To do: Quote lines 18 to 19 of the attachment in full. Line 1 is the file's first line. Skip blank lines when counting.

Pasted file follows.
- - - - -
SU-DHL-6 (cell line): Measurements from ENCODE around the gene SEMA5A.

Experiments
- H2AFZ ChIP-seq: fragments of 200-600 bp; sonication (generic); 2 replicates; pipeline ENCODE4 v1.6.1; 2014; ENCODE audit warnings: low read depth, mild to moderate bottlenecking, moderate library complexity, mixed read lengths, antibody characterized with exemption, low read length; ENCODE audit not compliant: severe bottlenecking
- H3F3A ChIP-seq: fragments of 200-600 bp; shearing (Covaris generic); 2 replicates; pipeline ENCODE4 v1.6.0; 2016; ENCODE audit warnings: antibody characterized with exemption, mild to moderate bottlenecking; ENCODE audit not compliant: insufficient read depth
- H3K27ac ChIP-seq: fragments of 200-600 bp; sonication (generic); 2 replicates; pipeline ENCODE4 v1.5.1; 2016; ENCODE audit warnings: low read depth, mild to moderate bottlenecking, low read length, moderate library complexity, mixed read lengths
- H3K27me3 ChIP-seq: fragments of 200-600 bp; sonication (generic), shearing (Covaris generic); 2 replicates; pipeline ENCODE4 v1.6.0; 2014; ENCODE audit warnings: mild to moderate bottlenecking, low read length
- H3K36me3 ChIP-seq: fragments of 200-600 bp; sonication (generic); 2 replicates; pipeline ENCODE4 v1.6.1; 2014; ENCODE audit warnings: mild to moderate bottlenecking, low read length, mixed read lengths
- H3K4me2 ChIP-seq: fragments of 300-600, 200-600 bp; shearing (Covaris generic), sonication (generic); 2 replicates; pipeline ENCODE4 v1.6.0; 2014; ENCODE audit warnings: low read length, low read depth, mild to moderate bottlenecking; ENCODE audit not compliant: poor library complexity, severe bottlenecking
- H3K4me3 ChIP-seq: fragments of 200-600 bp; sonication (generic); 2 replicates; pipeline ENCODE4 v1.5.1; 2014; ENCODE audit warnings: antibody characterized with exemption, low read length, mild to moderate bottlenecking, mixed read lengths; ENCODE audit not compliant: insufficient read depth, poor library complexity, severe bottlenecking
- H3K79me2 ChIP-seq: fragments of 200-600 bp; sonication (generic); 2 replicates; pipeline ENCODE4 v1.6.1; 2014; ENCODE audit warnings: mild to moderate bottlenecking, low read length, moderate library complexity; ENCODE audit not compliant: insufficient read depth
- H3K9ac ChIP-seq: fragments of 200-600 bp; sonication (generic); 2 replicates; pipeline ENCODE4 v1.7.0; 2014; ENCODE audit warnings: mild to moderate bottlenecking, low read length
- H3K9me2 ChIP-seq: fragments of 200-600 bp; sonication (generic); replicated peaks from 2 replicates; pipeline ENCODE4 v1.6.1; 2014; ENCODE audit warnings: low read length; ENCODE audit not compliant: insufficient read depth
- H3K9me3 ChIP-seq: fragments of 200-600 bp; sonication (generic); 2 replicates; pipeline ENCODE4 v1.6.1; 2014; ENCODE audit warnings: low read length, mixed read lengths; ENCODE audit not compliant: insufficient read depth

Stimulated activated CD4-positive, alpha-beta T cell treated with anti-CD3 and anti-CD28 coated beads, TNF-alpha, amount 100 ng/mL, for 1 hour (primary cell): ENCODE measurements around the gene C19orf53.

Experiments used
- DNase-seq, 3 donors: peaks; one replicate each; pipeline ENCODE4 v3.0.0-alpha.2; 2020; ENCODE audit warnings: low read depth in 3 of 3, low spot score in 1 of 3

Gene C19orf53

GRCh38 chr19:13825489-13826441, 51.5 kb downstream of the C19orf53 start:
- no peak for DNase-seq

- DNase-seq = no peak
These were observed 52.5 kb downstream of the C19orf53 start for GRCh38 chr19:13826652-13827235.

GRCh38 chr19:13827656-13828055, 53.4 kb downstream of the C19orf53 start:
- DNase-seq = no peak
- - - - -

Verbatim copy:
GRCh38 chr19:13825489-13826441, 51.5 kb downstream of the C19orf53 start:
- no peak for DNase-seq